“In every democratic country, politicians’ freedom and power are defined by the constitution and, of course, their ability to be credible. After a special court ordered the acquittal of hardline Hindu leaders from a conspiracy charge of bringing down a 16th-century mosque in 1992, most opposition leaders went silent or were guarded in their reactions.” Wrote Nirendra Dev in New Delhi
In India, a multi-faith and multi-language country, secularism took a beating on Dec. 6, 1992, when Hindu zealots demolished the Babri Masjid. They argued they were undoing the act of 16th-century Muslim ruler Baber, who built it after razing a temple at the spot in Ayodhya town, the birthplace of their Lord Ram in present-day Uttar Pradesh State.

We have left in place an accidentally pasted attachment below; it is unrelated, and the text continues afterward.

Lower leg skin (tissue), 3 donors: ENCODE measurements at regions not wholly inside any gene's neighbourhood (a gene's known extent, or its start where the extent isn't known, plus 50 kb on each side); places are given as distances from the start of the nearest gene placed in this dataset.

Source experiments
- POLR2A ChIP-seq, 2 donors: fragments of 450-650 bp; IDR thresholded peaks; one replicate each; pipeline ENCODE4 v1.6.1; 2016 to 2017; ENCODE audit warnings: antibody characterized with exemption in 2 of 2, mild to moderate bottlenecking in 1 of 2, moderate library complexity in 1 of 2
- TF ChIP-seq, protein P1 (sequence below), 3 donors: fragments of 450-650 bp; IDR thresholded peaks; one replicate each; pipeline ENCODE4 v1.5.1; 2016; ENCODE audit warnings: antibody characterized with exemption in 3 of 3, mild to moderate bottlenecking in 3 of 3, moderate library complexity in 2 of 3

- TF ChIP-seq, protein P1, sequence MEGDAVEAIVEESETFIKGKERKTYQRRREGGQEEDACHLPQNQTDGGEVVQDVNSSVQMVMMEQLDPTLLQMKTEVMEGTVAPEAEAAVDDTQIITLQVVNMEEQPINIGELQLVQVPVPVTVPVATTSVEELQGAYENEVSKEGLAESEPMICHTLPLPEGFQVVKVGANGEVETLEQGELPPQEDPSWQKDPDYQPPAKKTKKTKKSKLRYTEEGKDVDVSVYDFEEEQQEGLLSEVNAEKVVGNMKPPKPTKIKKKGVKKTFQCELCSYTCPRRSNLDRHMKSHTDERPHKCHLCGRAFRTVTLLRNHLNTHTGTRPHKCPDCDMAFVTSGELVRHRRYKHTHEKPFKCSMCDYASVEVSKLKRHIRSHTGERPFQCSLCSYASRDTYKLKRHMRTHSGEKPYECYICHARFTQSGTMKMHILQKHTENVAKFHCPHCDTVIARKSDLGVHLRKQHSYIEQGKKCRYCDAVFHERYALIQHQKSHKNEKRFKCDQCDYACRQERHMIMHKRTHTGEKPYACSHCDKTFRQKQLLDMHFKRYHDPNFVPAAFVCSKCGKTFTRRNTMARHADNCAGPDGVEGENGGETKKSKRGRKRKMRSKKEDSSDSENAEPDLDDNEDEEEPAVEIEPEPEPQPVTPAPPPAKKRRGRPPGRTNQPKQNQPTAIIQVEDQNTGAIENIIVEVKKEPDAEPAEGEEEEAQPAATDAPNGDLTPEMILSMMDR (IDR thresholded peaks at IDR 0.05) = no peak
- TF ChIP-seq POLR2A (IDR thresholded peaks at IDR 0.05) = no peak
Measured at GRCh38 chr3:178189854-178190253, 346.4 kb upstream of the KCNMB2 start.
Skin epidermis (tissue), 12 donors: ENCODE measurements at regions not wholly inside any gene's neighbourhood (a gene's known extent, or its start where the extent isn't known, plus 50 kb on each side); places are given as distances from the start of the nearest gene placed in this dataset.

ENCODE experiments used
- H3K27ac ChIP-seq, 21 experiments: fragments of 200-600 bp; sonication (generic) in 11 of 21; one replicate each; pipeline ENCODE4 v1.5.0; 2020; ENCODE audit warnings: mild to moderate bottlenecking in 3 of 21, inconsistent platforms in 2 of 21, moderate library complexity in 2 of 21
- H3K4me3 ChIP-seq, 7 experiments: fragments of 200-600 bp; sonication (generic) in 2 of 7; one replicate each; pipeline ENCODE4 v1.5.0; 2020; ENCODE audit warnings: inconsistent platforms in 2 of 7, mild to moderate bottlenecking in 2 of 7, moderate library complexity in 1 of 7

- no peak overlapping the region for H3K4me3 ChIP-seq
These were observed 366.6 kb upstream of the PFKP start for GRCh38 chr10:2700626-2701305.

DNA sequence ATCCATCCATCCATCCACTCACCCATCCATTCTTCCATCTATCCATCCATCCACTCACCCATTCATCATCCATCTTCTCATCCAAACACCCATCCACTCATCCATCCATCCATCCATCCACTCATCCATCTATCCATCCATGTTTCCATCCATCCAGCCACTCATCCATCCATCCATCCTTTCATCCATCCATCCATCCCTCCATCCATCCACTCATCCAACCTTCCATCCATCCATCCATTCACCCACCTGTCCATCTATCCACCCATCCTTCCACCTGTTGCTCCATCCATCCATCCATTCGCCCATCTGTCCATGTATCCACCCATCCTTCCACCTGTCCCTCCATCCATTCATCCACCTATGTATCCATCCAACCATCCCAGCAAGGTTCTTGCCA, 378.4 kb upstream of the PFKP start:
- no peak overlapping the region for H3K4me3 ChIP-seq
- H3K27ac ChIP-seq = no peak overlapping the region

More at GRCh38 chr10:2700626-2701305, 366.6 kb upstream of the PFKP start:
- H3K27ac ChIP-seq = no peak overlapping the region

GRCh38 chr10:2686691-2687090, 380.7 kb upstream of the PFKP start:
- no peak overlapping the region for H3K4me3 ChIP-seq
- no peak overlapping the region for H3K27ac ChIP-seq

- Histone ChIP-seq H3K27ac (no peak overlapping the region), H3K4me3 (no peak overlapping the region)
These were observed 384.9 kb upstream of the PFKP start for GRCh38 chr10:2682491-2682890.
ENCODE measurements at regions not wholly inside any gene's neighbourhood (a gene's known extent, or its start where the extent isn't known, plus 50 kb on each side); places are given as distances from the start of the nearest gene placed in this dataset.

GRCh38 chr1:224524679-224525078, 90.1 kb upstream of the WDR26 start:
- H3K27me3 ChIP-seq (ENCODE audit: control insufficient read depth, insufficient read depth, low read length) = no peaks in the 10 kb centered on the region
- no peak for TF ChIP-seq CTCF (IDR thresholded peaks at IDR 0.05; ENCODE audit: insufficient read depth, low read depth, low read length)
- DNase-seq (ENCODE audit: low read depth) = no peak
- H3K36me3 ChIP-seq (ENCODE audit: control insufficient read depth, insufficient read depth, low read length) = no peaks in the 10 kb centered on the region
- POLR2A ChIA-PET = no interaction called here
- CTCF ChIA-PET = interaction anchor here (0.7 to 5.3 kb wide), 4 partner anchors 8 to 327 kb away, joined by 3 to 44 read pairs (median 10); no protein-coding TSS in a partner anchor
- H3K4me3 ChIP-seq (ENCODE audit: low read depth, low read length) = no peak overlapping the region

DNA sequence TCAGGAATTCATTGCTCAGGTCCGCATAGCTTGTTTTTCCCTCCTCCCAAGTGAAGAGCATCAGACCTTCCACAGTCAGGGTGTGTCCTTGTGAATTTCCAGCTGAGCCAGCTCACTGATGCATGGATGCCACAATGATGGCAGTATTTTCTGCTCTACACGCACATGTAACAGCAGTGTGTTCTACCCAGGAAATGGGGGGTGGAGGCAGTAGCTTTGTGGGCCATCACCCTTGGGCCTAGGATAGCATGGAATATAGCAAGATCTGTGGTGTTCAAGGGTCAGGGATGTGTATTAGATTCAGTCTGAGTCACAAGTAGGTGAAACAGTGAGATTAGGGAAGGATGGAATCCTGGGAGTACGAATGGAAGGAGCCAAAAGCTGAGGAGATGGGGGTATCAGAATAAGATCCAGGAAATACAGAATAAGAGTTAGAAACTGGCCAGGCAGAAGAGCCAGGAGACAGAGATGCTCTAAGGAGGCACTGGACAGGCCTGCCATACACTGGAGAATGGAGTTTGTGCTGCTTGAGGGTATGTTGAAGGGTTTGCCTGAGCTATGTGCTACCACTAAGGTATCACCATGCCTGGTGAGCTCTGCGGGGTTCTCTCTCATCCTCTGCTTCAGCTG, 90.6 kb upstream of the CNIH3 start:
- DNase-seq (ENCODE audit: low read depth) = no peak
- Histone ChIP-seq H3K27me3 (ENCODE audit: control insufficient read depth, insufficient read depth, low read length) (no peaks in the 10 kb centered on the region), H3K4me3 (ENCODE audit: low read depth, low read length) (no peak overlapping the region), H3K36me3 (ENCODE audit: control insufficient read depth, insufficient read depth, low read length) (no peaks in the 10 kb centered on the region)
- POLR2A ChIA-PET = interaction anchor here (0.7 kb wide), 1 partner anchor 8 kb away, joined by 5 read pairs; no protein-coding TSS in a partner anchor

Starting in the 19th century, there were several conflicts and court disputes between Hindus and Muslims over the mosque. The disputes came to a flashpoint in 1992 when L.K. Advani of the pro-Hindu Bharatiya Janata Party (BJP) began a roadshow demanding the mosque’s demolition and the building of a temple at Ayodhya.
Following the demolition, Hindu-Muslim riots followed in which some 3,000 people died. Advani, as leader of the opposition in India’s parliament (Lok Sabha), took the moral high ground and resigned. The Congress party, which was running the government in New Delhi then, dismissed BJP governments in the states of Uttar Pradesh, Himachal Pradesh, Madhya Pradesh and Rajasthan. Fast forward to Sept. 30, 2020: Advani and a host of other hardline BJP politicians were acquitted by a special court that heard the conspiracy case…..”